Access Control Philosophy
Traditional web applications weave access control into the application logic: application logic determines which user accesses the application, and decides which functions and data objects are available to that user. Other than having a database password for the entire application (rather than each individual user), there is no access control policy in the data layer. Because InfoGrid applications are JEE web applications, this traditional approach is naturally one of the access control strategies available to InfoGrid applications.
In addition, InfoGrid applications can define access control policies on the data (i.e. MeshObject) layer. This works as follows:
- Application logic determines which user currently accesses the application, using mechanisms such as cookies, OpenID, username/password and the like. Application logic represents the user as a MeshObject and associates it with the processing thread.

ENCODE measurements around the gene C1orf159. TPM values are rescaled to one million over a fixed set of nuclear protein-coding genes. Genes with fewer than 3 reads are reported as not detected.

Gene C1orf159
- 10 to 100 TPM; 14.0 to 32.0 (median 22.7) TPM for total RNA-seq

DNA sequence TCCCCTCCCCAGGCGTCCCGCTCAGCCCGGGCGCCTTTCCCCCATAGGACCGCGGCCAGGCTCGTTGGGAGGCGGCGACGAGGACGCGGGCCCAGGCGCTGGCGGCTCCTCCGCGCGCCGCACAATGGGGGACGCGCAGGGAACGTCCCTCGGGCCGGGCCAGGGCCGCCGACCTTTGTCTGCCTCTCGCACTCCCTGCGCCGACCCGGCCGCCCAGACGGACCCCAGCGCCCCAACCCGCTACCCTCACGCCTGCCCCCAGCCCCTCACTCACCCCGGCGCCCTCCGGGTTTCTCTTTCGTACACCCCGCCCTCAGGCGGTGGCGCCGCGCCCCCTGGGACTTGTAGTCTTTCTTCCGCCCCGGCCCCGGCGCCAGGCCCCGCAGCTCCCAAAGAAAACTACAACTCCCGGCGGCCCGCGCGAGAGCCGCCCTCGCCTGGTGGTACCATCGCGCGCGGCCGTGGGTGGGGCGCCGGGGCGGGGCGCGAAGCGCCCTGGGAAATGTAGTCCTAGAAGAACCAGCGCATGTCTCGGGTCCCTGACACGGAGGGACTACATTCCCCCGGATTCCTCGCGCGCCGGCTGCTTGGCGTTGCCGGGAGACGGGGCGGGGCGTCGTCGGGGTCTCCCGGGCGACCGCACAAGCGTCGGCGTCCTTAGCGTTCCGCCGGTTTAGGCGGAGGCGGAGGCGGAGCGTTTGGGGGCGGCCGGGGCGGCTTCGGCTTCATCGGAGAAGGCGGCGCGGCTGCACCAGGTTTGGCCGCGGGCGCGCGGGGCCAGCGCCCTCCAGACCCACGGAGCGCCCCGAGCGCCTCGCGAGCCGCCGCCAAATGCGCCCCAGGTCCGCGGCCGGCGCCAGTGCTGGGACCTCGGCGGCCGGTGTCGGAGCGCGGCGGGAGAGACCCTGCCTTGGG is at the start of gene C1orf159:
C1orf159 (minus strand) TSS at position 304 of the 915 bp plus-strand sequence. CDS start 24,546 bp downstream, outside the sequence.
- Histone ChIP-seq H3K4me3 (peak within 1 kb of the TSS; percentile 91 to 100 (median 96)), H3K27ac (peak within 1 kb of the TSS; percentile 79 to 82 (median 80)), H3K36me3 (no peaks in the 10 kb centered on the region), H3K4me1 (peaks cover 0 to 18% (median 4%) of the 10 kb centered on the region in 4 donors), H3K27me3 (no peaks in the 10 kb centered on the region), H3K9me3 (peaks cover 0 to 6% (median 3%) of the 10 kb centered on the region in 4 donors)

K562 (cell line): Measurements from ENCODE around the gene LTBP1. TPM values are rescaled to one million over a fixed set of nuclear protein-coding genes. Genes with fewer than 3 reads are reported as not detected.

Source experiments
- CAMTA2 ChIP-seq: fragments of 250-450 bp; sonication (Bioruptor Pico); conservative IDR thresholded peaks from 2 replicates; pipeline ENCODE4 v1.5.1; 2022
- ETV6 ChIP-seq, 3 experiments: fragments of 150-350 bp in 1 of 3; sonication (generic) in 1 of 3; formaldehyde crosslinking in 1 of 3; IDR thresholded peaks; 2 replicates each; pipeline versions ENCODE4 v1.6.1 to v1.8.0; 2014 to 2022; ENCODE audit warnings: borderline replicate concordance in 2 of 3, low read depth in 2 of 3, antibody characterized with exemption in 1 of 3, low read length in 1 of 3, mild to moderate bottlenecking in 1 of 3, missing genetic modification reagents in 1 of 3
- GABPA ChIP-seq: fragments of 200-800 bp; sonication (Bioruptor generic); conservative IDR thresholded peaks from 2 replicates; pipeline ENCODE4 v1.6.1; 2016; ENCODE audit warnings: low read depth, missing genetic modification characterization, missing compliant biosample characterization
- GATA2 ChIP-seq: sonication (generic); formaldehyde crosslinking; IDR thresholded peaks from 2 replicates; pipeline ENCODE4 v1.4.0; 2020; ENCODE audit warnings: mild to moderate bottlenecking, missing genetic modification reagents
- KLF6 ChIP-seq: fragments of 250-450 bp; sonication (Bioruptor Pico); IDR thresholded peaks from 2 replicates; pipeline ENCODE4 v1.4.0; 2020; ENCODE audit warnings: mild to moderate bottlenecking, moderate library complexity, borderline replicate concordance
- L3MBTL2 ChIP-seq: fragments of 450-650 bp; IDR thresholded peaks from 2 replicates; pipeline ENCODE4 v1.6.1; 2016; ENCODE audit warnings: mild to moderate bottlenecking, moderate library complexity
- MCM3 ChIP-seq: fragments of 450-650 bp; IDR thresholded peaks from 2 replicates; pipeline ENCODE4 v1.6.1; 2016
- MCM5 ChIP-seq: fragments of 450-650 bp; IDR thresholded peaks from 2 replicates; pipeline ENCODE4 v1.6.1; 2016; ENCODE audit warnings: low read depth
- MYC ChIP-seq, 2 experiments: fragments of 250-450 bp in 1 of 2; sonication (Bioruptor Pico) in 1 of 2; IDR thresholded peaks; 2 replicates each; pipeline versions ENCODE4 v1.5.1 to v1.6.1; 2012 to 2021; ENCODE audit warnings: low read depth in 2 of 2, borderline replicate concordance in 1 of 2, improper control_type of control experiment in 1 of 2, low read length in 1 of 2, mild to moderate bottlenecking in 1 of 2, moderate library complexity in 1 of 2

- When this processing thread performs an operation on a MeshObject (e.g. reads / write a Property, traverses a Relationship, blesses or unblesses a MeshObject or Relationship etc.), the MeshObject has the ability to determine whether this particular user is allowed to perform this operation or not. If not, it throws an exception.
- The same applies when the processing thread performs the creation of a MeshObject or the lookup of a MeshObject.
The access control policy is typically defined by way of an AccessManager object associated with the MeshBase. Application developers can define their own AccessManagers. InfoGrid provides a particularly interesting implementation of AccessManager called AclBasedAccessManager that enables application developers to represent their access control policy by means of instantiating a security Model called AclBasedSecurity.